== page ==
Good article here on a growing practice. Trial lawyers use the internet to find out background on potential witnesses, potential parties, and even potential jurors. This includes social networking sites to find out what the real story is on someone involved in a case. The article raises questions about whether it’s ethical to dig into potential jurors’ internet postings. Assuming there’s no hacking involved, I don’t see any problem finding out as much as I can about a potential witness or juror.
I can learn a lot more about a person from reading her MySpace page than I can from the stifling and artificial question and answer session of jury selection that goes on in the courtroom.
The interesting part from the perspective of those of us in the trenches is the time clash. Depending on the local rules, trial lawyers frequently don’t get names of prospective jurors until the beginning of jury selection. And often those are called out orally in open court, and you’re scrambling to record the name. Then, you might little or no time to question prospective jurors before deciding on whether to challenge or strike a potential juror. It’s that short window of time that is the most important to look for background.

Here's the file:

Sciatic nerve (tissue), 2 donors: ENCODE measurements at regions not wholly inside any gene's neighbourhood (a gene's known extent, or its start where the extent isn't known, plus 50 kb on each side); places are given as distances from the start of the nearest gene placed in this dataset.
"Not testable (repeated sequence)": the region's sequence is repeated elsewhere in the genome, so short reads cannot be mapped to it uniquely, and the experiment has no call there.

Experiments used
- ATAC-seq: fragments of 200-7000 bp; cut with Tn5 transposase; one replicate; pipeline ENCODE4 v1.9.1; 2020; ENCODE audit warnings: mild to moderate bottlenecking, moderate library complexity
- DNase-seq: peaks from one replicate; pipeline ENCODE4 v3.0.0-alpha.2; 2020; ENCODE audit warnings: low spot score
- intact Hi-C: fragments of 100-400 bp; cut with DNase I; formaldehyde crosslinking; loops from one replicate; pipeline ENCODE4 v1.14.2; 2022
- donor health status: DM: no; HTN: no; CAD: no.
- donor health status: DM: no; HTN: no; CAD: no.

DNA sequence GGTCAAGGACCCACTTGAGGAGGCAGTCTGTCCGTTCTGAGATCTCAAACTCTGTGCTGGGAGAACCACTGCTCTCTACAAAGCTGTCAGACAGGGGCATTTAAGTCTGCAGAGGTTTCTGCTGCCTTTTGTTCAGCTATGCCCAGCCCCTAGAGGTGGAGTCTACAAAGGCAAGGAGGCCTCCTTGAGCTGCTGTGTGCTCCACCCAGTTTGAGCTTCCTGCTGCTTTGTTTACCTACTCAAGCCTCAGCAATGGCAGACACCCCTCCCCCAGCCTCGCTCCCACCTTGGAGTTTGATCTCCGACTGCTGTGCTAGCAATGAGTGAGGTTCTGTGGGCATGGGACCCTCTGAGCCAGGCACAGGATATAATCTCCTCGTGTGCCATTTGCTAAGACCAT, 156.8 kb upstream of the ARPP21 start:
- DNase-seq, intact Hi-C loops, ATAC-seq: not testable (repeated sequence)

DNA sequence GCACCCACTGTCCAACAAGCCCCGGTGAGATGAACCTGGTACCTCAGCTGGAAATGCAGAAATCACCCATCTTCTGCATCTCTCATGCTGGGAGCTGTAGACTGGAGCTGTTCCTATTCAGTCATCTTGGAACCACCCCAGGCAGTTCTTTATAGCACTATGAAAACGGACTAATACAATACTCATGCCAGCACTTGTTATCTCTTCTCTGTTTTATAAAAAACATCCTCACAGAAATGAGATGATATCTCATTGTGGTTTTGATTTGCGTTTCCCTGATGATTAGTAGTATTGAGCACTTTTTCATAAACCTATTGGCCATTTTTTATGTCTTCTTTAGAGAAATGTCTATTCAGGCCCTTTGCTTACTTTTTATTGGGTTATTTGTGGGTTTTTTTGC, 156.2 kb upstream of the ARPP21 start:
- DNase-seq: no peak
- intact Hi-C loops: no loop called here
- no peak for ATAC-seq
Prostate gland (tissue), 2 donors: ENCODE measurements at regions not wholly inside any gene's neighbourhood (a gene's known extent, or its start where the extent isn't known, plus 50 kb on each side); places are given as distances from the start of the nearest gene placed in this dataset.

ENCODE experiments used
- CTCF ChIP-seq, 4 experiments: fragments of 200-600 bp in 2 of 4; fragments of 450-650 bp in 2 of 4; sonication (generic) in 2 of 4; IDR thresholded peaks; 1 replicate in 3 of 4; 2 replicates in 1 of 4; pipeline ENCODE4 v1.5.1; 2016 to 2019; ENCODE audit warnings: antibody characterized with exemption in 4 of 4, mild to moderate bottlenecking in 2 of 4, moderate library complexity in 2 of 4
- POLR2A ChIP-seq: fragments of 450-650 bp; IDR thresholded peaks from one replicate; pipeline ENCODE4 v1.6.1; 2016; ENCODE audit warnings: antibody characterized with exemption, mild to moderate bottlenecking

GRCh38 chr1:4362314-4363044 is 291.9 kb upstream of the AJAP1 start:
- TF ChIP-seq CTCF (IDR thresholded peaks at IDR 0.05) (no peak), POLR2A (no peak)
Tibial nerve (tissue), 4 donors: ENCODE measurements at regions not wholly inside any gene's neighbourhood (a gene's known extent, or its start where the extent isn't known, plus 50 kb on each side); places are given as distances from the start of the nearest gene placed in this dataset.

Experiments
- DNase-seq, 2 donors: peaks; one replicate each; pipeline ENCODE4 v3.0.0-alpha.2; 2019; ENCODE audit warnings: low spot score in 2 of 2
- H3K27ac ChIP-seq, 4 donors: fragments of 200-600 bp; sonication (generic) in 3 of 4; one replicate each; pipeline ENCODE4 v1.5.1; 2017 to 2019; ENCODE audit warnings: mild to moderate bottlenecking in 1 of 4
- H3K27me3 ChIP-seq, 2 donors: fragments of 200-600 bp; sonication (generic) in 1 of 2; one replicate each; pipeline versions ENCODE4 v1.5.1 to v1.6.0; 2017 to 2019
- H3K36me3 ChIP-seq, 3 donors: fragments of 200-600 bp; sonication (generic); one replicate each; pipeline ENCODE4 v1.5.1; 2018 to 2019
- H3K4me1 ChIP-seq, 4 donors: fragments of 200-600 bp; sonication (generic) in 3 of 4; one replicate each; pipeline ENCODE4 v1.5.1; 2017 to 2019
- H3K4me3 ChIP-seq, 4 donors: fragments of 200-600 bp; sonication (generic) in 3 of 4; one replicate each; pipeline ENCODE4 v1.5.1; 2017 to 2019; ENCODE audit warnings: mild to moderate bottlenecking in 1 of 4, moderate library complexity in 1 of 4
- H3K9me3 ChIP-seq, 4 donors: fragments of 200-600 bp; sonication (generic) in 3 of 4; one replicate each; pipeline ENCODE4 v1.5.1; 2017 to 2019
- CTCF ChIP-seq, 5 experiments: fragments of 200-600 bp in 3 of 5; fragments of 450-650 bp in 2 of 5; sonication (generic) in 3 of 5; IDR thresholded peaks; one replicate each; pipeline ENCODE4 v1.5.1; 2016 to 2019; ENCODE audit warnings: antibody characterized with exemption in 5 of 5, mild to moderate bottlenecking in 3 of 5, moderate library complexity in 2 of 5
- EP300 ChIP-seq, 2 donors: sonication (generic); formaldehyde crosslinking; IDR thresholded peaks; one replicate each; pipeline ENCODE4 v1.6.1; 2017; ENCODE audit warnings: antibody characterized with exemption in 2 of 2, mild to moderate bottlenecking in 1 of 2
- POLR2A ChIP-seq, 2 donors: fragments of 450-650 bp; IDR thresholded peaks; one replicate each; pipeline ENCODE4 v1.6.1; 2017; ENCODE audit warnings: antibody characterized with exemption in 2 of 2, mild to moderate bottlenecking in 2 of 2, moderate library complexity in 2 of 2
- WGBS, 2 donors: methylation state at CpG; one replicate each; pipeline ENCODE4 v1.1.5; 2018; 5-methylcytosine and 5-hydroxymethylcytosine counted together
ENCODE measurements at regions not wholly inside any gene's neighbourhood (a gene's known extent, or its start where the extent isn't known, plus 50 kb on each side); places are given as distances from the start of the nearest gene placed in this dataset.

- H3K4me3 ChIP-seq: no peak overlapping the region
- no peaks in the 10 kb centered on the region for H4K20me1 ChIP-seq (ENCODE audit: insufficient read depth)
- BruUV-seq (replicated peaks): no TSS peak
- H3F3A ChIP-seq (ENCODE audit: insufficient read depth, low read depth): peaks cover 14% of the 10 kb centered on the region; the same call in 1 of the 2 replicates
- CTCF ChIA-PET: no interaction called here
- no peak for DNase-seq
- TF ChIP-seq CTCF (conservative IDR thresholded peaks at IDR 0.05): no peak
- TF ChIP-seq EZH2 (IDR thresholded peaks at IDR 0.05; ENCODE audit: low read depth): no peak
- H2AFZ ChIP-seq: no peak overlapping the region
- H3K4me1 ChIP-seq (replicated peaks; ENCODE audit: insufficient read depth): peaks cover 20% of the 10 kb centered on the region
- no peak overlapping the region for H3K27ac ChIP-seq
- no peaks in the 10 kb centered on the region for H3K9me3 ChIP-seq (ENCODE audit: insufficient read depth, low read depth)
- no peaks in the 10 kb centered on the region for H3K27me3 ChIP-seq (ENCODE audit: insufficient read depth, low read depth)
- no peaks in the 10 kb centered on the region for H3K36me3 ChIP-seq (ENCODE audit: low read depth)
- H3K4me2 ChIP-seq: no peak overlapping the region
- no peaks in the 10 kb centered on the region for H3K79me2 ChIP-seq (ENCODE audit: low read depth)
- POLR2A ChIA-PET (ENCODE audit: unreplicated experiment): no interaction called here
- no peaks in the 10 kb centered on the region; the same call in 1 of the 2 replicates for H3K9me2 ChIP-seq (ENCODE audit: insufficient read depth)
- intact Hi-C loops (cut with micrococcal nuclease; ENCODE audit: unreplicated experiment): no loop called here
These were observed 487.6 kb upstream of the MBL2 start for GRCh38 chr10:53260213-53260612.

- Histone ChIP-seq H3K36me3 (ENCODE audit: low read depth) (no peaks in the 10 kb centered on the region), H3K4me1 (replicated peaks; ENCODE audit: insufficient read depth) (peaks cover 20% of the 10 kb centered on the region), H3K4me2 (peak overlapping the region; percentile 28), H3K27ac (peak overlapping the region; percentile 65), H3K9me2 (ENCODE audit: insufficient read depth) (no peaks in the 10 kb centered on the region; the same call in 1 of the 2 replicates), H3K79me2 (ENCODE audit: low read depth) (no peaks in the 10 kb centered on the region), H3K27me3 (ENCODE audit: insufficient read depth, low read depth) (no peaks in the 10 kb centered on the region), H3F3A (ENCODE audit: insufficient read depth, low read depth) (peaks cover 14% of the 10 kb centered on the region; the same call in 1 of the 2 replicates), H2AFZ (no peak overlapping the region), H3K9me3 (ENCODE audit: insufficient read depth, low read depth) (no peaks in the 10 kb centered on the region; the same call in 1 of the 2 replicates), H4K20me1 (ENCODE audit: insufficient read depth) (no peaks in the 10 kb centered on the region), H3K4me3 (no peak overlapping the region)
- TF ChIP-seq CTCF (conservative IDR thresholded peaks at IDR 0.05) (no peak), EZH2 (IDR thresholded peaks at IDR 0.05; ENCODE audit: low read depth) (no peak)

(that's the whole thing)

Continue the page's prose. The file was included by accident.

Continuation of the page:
Imagine that there are maybe 30-50 potential jurors being interviewed with decisions to be made in a matter of hours, sometimes less. The bottom line is that it’s very hard to do effective background searches under these conditions. Even so, we all try because a toxic juror who does not disclose bias in jury selection can unfairly destroy a case.